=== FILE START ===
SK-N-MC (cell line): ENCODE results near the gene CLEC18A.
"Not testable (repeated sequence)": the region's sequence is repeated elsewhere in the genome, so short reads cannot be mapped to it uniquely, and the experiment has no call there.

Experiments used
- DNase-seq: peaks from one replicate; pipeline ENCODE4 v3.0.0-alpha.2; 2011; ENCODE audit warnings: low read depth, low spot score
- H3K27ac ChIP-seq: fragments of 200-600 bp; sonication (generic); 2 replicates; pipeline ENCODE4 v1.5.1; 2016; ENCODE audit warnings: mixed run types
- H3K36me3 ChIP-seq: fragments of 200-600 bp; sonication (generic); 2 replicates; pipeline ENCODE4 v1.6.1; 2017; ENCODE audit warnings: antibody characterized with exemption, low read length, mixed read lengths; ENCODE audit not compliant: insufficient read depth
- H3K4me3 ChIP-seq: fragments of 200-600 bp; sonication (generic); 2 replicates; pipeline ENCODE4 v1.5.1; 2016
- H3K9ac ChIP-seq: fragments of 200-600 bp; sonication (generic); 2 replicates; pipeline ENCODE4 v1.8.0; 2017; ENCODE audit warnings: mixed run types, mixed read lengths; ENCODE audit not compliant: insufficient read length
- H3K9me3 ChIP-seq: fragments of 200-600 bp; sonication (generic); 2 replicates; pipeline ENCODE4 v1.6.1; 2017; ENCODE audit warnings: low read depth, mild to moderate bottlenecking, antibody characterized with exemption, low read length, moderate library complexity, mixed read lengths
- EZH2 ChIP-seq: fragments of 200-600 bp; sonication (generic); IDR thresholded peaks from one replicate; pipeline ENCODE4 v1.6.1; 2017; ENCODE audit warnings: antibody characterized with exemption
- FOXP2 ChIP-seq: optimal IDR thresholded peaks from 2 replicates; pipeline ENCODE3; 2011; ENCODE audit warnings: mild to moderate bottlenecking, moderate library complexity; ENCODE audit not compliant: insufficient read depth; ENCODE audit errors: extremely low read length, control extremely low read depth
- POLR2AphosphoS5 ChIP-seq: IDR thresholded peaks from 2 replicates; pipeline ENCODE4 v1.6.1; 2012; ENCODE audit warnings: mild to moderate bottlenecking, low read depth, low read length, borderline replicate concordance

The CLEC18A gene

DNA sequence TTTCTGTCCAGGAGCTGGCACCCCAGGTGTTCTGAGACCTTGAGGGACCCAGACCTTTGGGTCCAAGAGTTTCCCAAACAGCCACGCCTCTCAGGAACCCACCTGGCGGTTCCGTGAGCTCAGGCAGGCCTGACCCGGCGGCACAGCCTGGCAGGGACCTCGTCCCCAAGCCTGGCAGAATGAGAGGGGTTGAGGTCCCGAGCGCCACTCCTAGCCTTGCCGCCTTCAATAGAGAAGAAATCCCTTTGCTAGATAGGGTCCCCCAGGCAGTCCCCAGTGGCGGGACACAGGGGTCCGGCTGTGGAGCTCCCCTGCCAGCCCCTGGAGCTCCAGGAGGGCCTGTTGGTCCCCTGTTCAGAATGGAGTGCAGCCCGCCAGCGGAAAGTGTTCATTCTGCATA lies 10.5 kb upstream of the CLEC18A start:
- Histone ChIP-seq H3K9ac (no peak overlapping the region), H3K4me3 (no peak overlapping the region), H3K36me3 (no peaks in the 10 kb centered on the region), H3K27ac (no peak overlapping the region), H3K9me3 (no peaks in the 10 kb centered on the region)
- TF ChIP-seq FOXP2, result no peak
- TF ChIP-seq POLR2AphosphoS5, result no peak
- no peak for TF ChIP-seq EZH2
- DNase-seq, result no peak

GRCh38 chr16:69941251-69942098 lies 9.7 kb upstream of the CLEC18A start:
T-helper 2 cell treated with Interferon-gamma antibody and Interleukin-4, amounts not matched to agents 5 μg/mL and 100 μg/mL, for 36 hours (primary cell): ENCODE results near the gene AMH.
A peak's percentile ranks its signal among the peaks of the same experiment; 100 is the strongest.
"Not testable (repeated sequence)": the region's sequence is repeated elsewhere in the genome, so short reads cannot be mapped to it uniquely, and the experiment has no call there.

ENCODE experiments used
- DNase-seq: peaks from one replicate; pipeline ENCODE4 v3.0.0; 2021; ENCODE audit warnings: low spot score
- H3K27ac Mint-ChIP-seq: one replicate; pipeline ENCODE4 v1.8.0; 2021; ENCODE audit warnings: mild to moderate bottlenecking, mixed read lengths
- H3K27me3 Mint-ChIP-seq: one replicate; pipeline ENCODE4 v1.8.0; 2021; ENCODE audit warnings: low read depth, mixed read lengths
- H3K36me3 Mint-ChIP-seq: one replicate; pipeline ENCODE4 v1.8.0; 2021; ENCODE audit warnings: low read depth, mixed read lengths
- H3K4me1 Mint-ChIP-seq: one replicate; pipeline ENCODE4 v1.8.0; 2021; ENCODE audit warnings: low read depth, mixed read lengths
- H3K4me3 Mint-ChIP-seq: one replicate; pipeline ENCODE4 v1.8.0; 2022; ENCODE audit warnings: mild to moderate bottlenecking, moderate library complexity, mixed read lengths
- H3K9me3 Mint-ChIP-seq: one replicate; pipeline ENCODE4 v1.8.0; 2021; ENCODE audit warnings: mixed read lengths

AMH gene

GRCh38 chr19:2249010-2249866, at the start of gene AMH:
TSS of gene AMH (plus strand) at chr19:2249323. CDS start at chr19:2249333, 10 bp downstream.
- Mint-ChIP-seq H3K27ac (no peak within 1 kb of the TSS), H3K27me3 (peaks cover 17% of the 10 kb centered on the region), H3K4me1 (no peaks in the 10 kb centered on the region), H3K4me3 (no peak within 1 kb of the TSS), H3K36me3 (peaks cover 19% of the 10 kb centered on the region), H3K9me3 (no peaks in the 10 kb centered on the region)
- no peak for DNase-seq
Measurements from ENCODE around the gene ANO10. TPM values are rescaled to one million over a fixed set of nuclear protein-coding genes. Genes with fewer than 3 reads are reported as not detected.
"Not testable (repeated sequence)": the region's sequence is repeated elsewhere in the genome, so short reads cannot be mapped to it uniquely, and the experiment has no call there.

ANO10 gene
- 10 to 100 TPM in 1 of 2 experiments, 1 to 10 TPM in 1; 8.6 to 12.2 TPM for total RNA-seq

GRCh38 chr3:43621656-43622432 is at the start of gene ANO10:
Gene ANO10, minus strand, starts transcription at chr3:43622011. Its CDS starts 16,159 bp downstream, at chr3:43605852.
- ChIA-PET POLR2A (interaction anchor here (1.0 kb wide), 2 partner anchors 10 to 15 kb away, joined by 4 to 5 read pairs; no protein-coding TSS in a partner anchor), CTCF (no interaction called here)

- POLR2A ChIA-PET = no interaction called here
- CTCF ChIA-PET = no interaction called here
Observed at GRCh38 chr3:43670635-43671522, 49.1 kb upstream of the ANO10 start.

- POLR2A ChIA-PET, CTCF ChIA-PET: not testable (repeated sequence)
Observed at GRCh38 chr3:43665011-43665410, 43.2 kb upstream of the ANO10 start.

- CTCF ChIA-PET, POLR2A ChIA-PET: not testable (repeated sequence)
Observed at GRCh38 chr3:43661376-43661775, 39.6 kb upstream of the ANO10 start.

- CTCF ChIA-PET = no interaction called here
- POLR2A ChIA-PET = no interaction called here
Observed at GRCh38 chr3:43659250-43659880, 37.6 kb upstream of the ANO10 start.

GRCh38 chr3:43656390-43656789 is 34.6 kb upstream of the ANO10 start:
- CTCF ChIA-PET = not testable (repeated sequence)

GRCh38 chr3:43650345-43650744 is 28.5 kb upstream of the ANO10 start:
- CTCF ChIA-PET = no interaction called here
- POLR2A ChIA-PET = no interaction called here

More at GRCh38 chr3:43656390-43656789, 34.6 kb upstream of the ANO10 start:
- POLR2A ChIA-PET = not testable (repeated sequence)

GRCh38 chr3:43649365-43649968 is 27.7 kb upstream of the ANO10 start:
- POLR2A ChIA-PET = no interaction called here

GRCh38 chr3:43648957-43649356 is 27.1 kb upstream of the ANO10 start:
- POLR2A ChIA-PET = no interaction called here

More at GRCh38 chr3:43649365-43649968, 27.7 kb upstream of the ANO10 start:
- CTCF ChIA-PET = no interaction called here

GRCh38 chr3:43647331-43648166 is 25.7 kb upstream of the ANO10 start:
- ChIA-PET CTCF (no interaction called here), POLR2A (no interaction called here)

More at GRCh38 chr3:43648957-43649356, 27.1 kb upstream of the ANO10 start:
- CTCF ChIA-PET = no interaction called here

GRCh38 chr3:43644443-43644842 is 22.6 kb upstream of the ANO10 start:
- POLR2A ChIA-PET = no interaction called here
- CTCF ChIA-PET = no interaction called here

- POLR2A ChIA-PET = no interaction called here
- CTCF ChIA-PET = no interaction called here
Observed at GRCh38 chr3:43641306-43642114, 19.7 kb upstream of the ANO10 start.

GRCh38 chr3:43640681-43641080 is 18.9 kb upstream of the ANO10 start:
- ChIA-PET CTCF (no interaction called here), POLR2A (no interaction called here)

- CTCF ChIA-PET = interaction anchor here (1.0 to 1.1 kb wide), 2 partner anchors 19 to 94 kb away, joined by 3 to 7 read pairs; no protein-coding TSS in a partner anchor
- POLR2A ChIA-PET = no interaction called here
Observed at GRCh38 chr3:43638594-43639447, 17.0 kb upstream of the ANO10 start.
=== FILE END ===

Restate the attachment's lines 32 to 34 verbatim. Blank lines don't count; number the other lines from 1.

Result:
AMH gene

GRCh38 chr19:2249010-2249866, at the start of gene AMH:
TSS of gene AMH (plus strand) at chr19:2249323. CDS start at chr19:2249333, 10 bp downstream.